It seems to me that the findings of these experiments and the cognitive theories upon which they are based might go a long way towards explaining the maddening literacy difficulties of my pupil (and the countless others like him).

Many teachers will be familiar with a pupil making a number of spelling mistakes in an extended piece of writing with words that, if they were written discretely, the same pupil would spell correctly.  They will likely be similarly familiar with pupils making grammatical or structural mistakes within sentences when pupils are writing a multi-paragraph piece which they would not make if they were writing a discrete sentence.

It would seem they are concentrating so greatly on simply retrieving words from their head, attempting to put them into an intelligible order both within and between sentences and paragraphs, as well as on the motor skills necessary to transfer these words onto the page,that they experience significant cognitive strain - for the weakest writers, we might even say cognitive overload.  Their exertion is so great that errors in their writing are inevitable.  The fact that they are paying so much attention to the multitude of micro-tasks necessary for them to produce the written word seems to leave them prone to a kind of ‘active’ inattentional blindness – pupils require so much concentration just to put pen to paper that they fail to recognize the gorillas of their own creation.

And this blindness holds true not only when they are in the act of writing, but when they are reading their work back to themselves.  It occurs even when they are, on the surface at least, actively looking for errors. 

The fact that pupils fail to spot their own mistakes would appear to be a classic piece of schematic deception.  Our learning and appreciation of language rely as much on schemas as anything else.  Thus when pupils read their work back to themselves they do not necessarily see what they have actually written – or at least, they see it, but do not accurately process it.  Their brain interprets what they have written based upon their schematic understanding of linguistic structures: they have been repeatedly exposed to correctly constructed written language and their brains have developed a set of expectations for what this looks like.  The consequence is that when they read their own work their brains deceive them into thinking that what they have written conforms to their schematic expectations of correct written language, even when it does not.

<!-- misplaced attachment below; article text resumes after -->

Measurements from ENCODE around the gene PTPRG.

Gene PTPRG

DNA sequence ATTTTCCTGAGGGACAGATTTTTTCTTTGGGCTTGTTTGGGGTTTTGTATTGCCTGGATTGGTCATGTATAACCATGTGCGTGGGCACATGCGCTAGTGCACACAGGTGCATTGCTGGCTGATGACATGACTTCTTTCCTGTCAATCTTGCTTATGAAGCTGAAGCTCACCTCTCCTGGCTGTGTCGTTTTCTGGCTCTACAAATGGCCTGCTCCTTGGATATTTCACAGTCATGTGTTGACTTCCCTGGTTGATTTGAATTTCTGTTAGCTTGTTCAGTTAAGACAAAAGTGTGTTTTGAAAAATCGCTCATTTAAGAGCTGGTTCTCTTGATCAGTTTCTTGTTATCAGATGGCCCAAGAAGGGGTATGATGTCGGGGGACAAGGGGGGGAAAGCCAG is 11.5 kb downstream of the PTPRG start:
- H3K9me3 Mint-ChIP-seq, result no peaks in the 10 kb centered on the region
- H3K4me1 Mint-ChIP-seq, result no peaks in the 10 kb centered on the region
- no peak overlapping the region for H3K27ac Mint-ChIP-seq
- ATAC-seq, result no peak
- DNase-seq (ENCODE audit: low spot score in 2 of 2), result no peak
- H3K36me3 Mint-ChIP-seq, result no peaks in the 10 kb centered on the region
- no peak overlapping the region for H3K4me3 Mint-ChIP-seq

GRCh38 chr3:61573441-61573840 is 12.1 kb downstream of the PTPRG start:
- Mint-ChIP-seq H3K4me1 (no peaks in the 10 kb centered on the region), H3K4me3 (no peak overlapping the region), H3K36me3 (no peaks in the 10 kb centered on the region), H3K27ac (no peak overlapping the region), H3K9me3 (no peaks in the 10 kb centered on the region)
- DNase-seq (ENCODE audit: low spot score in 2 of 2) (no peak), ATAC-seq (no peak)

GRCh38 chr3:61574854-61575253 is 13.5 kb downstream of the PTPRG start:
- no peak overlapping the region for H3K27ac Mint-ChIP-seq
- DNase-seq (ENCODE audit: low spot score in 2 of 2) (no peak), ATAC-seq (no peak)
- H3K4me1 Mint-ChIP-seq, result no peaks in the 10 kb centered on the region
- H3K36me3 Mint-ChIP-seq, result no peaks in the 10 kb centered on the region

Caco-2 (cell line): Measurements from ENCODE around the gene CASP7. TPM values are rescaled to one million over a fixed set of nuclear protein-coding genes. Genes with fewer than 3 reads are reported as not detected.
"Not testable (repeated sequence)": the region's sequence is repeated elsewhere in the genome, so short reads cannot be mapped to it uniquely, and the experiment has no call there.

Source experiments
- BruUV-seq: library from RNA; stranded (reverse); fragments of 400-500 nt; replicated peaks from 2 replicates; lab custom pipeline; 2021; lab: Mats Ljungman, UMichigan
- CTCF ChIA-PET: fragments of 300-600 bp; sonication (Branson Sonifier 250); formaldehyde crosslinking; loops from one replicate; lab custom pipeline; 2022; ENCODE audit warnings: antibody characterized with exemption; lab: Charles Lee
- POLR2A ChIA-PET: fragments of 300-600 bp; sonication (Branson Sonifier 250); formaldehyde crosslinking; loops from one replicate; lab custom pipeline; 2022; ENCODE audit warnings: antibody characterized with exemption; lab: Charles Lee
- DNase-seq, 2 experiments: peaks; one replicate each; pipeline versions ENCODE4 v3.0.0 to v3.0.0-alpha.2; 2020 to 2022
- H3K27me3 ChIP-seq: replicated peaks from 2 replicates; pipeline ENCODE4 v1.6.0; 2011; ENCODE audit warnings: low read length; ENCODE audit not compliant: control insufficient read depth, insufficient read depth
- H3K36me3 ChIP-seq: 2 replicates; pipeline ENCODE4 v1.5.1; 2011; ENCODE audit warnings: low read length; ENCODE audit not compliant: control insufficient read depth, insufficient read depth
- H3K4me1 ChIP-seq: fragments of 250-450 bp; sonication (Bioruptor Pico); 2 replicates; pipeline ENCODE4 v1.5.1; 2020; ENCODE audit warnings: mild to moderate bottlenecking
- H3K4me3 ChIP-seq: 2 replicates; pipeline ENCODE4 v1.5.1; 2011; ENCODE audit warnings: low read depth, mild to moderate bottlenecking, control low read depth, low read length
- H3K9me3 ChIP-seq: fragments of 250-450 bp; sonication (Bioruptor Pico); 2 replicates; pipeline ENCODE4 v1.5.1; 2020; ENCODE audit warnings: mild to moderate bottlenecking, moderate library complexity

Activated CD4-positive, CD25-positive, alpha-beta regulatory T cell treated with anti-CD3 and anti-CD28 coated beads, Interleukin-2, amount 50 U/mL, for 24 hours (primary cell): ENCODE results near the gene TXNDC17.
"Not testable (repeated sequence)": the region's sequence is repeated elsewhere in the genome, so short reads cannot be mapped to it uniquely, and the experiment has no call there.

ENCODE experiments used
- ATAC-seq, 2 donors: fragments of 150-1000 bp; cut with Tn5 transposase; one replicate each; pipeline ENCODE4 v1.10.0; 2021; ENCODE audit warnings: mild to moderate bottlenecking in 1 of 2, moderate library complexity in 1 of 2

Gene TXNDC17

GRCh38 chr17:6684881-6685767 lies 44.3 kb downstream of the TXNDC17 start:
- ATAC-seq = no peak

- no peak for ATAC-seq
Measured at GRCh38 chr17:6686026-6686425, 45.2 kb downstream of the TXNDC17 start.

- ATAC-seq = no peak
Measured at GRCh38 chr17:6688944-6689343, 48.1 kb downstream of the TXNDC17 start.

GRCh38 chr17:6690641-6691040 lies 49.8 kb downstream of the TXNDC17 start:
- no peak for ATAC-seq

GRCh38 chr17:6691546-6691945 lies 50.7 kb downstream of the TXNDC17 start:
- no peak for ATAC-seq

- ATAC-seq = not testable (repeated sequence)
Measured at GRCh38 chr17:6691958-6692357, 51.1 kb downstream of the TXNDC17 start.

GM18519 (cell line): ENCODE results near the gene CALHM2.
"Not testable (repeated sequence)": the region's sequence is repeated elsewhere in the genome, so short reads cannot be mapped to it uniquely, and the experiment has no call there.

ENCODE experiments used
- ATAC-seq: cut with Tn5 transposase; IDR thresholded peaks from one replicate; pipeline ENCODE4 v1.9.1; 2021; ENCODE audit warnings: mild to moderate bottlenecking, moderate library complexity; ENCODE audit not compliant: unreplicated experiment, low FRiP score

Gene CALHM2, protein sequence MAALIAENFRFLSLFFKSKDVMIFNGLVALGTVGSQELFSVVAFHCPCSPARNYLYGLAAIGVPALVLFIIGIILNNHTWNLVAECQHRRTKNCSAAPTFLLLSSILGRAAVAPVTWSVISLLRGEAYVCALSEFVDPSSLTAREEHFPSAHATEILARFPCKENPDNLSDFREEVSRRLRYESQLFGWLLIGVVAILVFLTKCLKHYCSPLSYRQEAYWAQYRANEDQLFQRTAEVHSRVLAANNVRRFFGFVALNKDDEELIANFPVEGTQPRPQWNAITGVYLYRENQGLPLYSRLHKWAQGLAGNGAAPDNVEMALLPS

The idea that inattentional blindness occurs when self-checking a piece of writing is hardly anything new; it is, after all, why publishing houses have professional proof-readers.  But in my years of teaching I have not once heard it discussed amongst English teachers and I certainly don’t recall it ever being mentioned during teacher-training which would suggest that many remain ignorant of the phenomenon.  I suspect that it is, at the least, due a little more consideration than it is currently granted.  Where school-age (particularly teenage) learners are concerned, I also suspect that the depth of this ‘blindness’ is deepened by a kind of confirmation-bias. 

A number of studies have shown that students, particularly boys, have a tendency to perceive their own academic ability as higher than it appears under objective assessment.  If pupils perceive themselves as competent writers (irrespective of whether they actually are) it follows that their brain is less likely to expect to see errors.  In this sense, it is likely that students may also selectively - although subconsciously - ignore mistakes in an attempt to maintain the security of their self-esteem as a learner.  Perhaps this natural over-confidence can even influence learners’ schematic frameworks for their own language production thereby compounding their inability to identify their own errors even further.  

This is likely to account for some pupils’ maddening resistance to acknowledging their own mistakes.  Many teachers will be all too familiar with the frustrating irony that weaker pupils (who are naturally more error prone) are also far less likely to admit their mistakes when they are dutifully pointed out to them.  Their desire to preserve a positive sense of self and of their own ability level in the face of evidence to the contrary can be infuriating but fits neatly with Festinger’s (1957) theory of cognitive dissonance.